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“1994 and the mid ‘90s: Was it a Pop… DEAD ZONE???????”

Now, I’ll be honest. I’m not a child of the depression. I’ve never had to fight in a war, I’ve never seen a friend beheaded before town hall. But I still feel like, as a 1980s-baby, I’ve lived through some sh**, although the reason I’m gonna give you might not like: rock criticism.
First, let’s examine 1997. Let’s take Natalie Nichols’ review of Live – Secret Samadhi for the LA Times. She calls Live “relentlessly poppy” on Samadhi’s predecessor Throwing Copper (this is obviously before Neon Trees), and though she does state that “the York, Pa. quartet takes its sound a step further on ‘Secret Samadhi,’” she fails to EMPHATICALLY qualify the followup against the predecessor. For she persists: “Its third collection offers the familiar crashing guitars, soaring choruses and U2-style drama, as well as the folksy introspection that struck a mainstream nerve with such hits as ‘Selling the Drama’ and ‘I Alone.’” [1] So that “relentlessly poppy” theme is never fully defeated. Let’s be clear about one thing: and this aligns with something I found in John Jackson’s Amazon customer review while sifting through the veritable ocean of raving SS customer reviews, he said it best himself: “Personally, I like the fact that there are no REALLY radio-friendly tunes on this album.” Jackson’s review is a four-star one, amidst one more four-star, and two five-star. So just in summating: EVERY CUSTOMER REVIEW I’VE READ OF SS IS POSITIVE, AND EVERY PROFESSIONAL REVIEW I’VE READ OF IT IS NEGATIVE. In the paragraphs to come, I will try to unpack this issue, as well as the larger one of pop music’s roaming bottom half (or a**, if you prefer), and the masquerading phenomenon of people’s need to literarily meat-tear, as a general aerobic practice when they get up in the morning.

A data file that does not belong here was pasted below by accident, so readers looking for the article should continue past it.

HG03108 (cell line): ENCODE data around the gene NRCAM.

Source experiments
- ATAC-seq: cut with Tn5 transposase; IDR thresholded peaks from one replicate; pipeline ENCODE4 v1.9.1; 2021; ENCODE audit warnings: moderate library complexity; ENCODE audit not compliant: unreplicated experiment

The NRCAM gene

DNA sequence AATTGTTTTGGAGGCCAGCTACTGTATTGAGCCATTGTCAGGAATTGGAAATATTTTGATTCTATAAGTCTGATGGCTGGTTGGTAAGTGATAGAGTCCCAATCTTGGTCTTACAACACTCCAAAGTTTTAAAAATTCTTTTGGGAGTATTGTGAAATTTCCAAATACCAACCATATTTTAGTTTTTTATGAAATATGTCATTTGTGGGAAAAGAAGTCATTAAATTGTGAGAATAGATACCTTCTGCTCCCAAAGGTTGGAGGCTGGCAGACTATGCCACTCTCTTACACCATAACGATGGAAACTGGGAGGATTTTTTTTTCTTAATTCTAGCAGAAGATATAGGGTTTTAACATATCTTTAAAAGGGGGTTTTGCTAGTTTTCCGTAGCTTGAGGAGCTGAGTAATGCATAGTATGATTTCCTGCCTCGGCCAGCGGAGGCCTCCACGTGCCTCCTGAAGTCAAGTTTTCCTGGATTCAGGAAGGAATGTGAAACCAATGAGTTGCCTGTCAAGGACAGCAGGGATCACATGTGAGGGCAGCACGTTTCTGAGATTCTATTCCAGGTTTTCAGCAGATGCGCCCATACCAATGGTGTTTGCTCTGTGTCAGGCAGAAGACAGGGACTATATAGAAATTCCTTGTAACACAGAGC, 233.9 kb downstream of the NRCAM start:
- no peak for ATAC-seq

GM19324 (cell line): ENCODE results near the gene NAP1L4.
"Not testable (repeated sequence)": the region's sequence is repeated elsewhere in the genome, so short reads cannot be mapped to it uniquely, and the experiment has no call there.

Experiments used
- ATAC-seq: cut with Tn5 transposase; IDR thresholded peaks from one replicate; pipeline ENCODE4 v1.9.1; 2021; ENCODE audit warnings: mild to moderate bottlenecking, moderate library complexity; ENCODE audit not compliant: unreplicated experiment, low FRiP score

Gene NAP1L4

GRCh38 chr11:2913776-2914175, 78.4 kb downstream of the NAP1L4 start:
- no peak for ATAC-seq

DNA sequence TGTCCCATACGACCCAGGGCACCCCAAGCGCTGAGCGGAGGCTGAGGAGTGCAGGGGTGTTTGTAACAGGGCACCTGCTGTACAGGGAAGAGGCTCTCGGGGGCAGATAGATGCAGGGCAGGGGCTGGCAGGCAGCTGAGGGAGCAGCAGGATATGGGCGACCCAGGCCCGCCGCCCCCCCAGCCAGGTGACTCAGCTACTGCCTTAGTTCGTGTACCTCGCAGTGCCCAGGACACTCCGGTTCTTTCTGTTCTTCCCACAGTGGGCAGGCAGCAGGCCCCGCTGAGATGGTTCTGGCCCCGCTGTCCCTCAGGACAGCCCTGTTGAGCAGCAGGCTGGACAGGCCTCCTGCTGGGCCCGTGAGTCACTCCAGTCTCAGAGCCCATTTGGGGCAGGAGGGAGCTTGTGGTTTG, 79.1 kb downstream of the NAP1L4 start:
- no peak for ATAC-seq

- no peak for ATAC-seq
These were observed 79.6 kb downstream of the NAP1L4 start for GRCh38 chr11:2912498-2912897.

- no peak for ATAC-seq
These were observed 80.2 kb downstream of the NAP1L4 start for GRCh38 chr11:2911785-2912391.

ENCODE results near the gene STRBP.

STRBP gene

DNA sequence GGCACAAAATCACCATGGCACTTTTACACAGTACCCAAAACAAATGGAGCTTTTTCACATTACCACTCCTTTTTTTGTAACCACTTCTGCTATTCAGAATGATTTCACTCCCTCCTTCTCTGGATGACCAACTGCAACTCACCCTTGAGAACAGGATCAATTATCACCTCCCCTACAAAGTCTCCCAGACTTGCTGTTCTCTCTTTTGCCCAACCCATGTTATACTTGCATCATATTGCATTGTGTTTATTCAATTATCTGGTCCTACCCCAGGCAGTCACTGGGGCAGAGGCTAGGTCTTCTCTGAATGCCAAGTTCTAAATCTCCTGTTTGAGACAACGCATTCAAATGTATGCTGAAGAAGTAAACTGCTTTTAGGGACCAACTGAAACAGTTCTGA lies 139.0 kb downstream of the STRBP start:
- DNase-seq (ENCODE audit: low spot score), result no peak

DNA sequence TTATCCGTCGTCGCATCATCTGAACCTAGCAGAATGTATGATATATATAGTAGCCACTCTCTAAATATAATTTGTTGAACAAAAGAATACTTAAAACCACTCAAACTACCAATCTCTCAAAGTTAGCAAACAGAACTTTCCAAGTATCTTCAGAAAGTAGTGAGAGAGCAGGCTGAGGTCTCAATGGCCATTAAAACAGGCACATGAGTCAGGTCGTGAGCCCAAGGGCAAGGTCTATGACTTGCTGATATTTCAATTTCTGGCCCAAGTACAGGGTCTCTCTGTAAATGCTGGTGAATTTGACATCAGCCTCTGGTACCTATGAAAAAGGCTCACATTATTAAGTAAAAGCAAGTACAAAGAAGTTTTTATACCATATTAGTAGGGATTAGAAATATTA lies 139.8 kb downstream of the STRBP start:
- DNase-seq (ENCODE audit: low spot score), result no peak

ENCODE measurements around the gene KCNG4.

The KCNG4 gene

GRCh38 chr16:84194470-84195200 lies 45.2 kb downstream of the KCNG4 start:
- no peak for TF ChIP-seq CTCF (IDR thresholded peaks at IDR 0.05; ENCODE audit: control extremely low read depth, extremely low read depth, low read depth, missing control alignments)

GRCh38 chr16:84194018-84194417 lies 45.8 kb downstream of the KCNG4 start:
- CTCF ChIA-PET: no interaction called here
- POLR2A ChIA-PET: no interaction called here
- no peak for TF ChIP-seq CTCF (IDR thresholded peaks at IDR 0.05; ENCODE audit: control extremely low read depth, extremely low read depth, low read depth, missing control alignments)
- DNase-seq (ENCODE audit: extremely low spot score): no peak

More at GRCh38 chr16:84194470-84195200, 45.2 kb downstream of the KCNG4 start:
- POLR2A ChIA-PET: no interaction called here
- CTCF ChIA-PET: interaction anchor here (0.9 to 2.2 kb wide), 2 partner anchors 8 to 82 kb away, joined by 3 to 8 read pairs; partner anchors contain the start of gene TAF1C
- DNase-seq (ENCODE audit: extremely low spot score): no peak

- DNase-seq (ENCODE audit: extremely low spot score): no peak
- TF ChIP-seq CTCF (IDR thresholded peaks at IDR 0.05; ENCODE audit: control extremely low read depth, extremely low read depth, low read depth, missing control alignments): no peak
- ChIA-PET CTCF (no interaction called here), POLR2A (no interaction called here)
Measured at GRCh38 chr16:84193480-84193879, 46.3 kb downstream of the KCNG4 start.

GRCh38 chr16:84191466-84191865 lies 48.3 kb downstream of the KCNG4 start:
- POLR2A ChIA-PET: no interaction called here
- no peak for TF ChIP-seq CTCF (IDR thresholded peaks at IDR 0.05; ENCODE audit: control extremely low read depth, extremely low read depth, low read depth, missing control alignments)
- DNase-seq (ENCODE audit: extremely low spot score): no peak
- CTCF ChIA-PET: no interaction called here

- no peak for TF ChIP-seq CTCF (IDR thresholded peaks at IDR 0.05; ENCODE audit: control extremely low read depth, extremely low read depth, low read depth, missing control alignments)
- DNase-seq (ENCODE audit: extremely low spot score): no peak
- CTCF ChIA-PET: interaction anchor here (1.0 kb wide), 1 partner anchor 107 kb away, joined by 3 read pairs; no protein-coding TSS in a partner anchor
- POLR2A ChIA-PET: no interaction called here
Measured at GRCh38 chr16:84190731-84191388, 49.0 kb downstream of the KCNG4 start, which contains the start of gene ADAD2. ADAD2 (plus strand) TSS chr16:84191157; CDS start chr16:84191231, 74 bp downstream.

The first thing I’d like to do is present all of the things of which Nichols accuses Live on SS, and then see how they stack up against my good ol’, hardworking “folksy” logic, Nichols sort of being the resident professional critic comparable to those a-hole kids at the end of Super Troopers who keep telling those cops “I want the keg over there… no, on second thought, maybe it would look better over THERE.” I’ll abide that Throwing Copper is “relentlessly poppy,” partly for time constraints, and partly because, I don’t care about Throwing Copper. I’m not writing about Throwing Copper, I’m writing about Secret Samadhi. Anybody who doesn’t know how different are these two albums from each other needs to stop reading this blurb and listen to one, or the other, or both. Secret Samadhi is available for $5.99 on iTunes. Shut up, you talk too much, pay the man. The sheer magnitude of hit singles’ lack on SS is nothing short of astonishing. It’s a 1997 rock album that was tailor-made for the conscious liberal in Donald Trump’s 2017 America. [2] But along with actually using the term “drama” descriptively, along with her citation of “Selling the Drama” (maybe Nichols considers coffee consumption “folksy” too), her claim that SS offers “the familiar crashing guitars” is questionable when you hear the opening of “Lakini’s Juice,” in which Kowalczyk’s guitar actually grafts out something that isn’t even harmonious or chordal, but purely physical, like a whole new pop-oriented noise-rock permutation of alt. Was this too much for people in the late ‘90s… was alternative rock so lucrative that it spawned a crushing market surplus of supply? Sure. I for one sure as heck didn’t own Secret Samadhi back then — my favorite bands were the giddy and perky Everclear and Third Eye Blind, and then a little Marcy Playground. That’s why I said this album was tailor made for Trump’s 2017.